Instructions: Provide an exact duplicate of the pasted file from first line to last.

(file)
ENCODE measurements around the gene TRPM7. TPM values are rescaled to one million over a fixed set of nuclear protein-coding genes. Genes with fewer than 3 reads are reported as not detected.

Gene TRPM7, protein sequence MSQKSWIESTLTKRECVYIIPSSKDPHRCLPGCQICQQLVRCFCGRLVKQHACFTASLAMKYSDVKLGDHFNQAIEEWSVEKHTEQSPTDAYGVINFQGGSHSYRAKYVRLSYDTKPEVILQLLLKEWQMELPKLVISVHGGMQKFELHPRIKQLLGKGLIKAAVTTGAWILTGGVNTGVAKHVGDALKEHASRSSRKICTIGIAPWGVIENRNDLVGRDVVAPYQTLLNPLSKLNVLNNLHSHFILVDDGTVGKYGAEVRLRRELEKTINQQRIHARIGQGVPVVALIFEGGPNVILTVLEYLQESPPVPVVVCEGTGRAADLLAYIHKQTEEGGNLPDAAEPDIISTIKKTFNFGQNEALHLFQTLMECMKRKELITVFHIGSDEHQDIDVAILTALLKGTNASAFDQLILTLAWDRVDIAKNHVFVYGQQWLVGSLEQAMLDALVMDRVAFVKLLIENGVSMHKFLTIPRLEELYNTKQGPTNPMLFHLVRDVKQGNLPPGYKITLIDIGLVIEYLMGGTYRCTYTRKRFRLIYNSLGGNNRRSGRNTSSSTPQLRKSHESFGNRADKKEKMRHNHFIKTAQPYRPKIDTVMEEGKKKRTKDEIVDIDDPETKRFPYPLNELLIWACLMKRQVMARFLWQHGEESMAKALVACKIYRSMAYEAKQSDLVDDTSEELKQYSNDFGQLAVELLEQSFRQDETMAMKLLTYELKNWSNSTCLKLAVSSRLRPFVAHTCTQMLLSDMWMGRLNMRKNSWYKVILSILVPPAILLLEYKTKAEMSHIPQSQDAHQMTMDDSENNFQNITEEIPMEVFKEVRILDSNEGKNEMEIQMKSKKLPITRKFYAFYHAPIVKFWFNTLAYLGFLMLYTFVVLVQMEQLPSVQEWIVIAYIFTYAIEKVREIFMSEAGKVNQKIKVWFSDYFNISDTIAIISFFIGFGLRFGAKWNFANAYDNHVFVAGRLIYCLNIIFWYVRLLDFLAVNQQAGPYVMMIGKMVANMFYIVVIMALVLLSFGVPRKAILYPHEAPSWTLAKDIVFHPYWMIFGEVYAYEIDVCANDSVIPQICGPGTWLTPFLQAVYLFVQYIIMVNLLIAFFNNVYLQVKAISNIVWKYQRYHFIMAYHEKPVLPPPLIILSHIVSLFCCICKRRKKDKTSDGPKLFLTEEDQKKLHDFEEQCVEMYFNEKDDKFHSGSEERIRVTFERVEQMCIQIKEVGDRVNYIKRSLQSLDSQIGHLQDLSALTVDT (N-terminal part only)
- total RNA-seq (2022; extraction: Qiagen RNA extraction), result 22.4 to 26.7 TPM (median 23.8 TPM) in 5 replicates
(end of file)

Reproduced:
ENCODE measurements around the gene TRPM7. TPM values are rescaled to one million over a fixed set of nuclear protein-coding genes. Genes with fewer than 3 reads are reported as not detected.

Gene TRPM7, protein sequence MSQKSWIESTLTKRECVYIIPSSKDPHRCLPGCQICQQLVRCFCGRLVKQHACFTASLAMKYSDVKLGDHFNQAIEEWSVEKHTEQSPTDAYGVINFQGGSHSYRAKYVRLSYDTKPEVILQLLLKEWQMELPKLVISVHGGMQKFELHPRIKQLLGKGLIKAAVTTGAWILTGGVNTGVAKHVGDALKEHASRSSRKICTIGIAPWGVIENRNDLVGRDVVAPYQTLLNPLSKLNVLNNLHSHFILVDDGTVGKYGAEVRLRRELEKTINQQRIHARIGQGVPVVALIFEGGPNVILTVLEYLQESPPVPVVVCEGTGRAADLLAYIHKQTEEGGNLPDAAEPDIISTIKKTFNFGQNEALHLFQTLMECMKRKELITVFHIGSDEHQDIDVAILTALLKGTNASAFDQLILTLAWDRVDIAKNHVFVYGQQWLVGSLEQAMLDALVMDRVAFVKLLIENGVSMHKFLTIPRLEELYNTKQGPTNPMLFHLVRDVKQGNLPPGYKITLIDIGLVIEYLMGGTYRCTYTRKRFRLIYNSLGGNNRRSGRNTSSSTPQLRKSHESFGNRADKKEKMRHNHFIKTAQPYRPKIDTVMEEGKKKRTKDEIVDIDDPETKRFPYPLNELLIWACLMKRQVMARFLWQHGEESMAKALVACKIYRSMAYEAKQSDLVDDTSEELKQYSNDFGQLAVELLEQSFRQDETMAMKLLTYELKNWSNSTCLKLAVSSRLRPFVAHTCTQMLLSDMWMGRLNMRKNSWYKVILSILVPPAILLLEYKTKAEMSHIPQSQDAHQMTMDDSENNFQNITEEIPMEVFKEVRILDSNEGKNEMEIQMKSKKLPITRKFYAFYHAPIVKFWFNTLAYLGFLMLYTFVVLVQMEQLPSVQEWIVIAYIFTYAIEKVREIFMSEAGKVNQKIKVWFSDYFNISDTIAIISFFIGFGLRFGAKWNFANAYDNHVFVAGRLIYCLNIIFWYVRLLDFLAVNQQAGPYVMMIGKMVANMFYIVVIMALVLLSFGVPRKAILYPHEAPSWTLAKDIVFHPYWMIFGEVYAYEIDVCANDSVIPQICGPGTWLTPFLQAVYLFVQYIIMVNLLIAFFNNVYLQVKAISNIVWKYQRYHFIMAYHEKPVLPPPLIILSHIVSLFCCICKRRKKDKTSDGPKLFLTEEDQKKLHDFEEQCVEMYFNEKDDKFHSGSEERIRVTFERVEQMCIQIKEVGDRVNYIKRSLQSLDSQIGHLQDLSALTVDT (N-terminal part only)
- total RNA-seq (2022; extraction: Qiagen RNA extraction), result 22.4 to 26.7 TPM (median 23.8 TPM) in 5 replicates